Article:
Title: Applications of the generalized Langevin equation: Towards a realistic description of the baths
Author(s): Ness H., Stella L., Lorenz c.D., Kantorovich L.
Physical Review B, 91, pp. 014301- (5 January 2015)
The generalized Langevin equation (GLE) method, as developed previously [L. Stella et al., Phys. Rev. B 89, 134303 (2014)], is used to calculate the dissipative dynamics of systems described at the atomic level. The GLE scheme goes beyond the commonly used bilinear coupling between the central system and the bath, and permits us to have a realistic description of both the dissipative central system and its surrounding bath. We show how to obtain the vibrational properties of a realistic bath and how to convey such properties into an extended Langevin dynamics by the use of the mapping of the bath vibrational properties onto a set of auxiliary variables. Our calculations for a model of a Lennard-Jones solid show that our GLE scheme provides a stable dynamics, with the dissipative/relaxation processes properly described. The total kinetic energy of the central system always thermalizes toward the expected bath temperature, with appropriate fluctuation around the mean value. More importantly, we obtain a velocity distribution for the individual atoms in the central system which follows the expected canonical distribution at the corresponding temperature. This confirms that both our GLE scheme and our mapping procedure onto an extended Langevin dynamics provide the correct thermostat. We also examined the velocity autocorrelation functions and compare our results with more conventional Langevin dynamics.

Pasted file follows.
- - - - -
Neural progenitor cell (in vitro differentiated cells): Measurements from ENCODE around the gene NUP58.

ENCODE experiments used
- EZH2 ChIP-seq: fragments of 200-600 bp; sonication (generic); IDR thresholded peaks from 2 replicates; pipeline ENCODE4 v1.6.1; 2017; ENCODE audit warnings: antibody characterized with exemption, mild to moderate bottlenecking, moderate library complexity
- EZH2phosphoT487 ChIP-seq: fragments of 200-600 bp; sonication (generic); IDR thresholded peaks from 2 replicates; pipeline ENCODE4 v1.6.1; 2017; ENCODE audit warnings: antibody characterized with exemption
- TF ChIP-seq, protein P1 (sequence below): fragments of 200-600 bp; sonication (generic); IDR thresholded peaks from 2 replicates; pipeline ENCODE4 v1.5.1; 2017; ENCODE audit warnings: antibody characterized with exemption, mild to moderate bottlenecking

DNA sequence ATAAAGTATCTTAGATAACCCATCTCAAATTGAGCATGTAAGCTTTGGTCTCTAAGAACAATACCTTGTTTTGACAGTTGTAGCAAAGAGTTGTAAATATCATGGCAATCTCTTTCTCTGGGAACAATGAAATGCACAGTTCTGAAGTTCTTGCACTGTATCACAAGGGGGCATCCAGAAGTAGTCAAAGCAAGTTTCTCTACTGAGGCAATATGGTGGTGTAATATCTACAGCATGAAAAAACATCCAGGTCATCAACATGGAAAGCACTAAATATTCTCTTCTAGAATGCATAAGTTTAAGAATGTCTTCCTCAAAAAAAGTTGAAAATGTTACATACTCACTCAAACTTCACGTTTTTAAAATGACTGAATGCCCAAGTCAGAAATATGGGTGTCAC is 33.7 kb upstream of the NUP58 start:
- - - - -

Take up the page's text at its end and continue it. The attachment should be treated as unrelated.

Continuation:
Title: Real-space grids and the Octopus code as tools for the development of new simulation approaches for electronic systems
Author(s): Andrade X., Strubbe D., De Giovannini U., Larsen A.H., Oliveira M.J.T., Alberdi-Rodriguez J., Varas A., Theophilou I., Helbig N., Verstraete M.J., Stella L., Nogueira F., Aspuru-Guzik A., Castro A., Marques M.A.L., Rubio A.
Physical Chemistry Chemical Physics (20 February 2015)
Real-space grids are a powerful alternative for the simulation of electronic systems. One of the main advantages of the approach is the flexibility and simplicity of working directly in real space where the different fields are discretized on a grid, combined with competitive numerical performance and great potential for parallelization. These properties constitute a great advantage at the time of implementing and testing new physical models. Based on our experience with the Octopus code, in this article we discuss how the real-space approach has allowed for the recent development of new ideas for the simulation of electronic systems. Among these applications are approaches to calculate response properties, modeling of photoemission, optimal control of quantum systems, simulation of plasmonic systems, and the exact solution of the Schrödinger equation for low-dimensionality systems.